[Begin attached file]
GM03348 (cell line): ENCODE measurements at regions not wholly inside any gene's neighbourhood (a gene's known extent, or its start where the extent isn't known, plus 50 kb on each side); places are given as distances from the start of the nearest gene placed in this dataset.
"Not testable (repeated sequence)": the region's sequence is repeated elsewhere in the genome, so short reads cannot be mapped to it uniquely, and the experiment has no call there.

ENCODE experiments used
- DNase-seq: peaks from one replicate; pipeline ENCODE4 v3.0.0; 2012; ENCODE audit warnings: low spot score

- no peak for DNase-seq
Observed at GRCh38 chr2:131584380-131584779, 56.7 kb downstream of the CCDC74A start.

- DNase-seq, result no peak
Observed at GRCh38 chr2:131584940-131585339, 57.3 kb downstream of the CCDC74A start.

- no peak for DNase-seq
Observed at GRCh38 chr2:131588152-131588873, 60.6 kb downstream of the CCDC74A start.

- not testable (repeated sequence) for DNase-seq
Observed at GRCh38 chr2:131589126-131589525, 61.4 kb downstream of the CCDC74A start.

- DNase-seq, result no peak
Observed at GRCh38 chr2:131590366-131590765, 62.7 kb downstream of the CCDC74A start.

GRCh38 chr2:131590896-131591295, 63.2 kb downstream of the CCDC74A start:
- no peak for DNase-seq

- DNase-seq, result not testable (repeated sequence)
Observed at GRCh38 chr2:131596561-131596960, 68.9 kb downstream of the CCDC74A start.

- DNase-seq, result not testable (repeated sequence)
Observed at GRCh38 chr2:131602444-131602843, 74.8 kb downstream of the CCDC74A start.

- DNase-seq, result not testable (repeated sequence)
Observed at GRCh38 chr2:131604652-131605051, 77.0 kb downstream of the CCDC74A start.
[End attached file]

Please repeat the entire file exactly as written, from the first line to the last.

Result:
GM03348 (cell line): ENCODE measurements at regions not wholly inside any gene's neighbourhood (a gene's known extent, or its start where the extent isn't known, plus 50 kb on each side); places are given as distances from the start of the nearest gene placed in this dataset.
"Not testable (repeated sequence)": the region's sequence is repeated elsewhere in the genome, so short reads cannot be mapped to it uniquely, and the experiment has no call there.

ENCODE experiments used
- DNase-seq: peaks from one replicate; pipeline ENCODE4 v3.0.0; 2012; ENCODE audit warnings: low spot score

- no peak for DNase-seq
Observed at GRCh38 chr2:131584380-131584779, 56.7 kb downstream of the CCDC74A start.

- DNase-seq, result no peak
Observed at GRCh38 chr2:131584940-131585339, 57.3 kb downstream of the CCDC74A start.

- no peak for DNase-seq
Observed at GRCh38 chr2:131588152-131588873, 60.6 kb downstream of the CCDC74A start.

- not testable (repeated sequence) for DNase-seq
Observed at GRCh38 chr2:131589126-131589525, 61.4 kb downstream of the CCDC74A start.

- DNase-seq, result no peak
Observed at GRCh38 chr2:131590366-131590765, 62.7 kb downstream of the CCDC74A start.

GRCh38 chr2:131590896-131591295, 63.2 kb downstream of the CCDC74A start:
- no peak for DNase-seq

- DNase-seq, result not testable (repeated sequence)
Observed at GRCh38 chr2:131596561-131596960, 68.9 kb downstream of the CCDC74A start.

- DNase-seq, result not testable (repeated sequence)
Observed at GRCh38 chr2:131602444-131602843, 74.8 kb downstream of the CCDC74A start.

- DNase-seq, result not testable (repeated sequence)
Observed at GRCh38 chr2:131604652-131605051, 77.0 kb downstream of the CCDC74A start.